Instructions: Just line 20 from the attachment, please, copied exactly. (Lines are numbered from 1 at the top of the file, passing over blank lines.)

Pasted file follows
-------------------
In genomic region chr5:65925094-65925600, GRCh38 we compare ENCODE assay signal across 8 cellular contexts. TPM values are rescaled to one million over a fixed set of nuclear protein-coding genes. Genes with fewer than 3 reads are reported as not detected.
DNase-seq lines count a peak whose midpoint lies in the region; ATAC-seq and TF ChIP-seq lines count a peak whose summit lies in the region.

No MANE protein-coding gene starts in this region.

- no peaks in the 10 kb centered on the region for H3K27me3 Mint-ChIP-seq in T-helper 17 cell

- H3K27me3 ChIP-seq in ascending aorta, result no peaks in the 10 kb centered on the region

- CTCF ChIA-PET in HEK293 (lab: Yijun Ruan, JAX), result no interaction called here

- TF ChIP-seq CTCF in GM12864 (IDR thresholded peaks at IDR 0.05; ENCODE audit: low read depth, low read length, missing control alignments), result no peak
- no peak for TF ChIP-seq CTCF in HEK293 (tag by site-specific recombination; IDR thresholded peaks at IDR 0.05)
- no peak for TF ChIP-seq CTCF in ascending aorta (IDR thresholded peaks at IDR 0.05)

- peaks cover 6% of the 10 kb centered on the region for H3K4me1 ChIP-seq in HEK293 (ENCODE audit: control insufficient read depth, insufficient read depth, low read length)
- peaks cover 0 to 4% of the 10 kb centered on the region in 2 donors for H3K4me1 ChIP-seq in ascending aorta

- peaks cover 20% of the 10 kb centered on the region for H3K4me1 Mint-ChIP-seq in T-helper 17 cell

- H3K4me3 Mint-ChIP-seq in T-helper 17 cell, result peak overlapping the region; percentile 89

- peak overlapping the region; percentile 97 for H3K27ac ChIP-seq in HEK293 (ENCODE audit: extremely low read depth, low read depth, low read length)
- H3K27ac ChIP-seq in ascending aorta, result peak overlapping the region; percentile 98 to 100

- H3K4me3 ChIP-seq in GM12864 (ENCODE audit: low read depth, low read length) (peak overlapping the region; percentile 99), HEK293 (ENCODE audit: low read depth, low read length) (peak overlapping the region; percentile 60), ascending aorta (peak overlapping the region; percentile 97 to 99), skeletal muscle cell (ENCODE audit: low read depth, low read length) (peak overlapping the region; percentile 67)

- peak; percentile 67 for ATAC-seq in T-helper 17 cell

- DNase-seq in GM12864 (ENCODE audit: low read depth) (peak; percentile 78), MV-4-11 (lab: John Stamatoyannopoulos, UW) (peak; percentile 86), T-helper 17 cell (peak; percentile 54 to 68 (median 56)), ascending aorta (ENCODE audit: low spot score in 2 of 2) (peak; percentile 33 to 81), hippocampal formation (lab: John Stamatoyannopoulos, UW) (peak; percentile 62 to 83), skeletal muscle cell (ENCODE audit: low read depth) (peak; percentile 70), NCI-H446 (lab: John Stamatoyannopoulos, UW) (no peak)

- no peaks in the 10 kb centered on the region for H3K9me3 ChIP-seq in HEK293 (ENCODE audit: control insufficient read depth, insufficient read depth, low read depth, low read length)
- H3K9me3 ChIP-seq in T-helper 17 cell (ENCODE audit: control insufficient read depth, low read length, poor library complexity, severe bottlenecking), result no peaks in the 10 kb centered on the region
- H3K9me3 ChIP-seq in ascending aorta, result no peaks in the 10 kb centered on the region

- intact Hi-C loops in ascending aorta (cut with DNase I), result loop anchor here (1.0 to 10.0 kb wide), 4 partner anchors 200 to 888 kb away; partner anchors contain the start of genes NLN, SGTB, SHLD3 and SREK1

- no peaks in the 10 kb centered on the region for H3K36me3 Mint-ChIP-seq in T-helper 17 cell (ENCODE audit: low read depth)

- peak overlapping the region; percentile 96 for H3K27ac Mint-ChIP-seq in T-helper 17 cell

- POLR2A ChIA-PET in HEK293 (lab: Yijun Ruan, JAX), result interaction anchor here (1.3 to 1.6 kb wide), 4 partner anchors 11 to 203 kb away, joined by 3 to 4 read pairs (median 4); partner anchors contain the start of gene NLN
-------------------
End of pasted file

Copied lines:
- H3K9me3 ChIP-seq in T-helper 17 cell (ENCODE audit: control insufficient read depth, low read length, poor library complexity, severe bottlenecking), result no peaks in the 10 kb centered on the region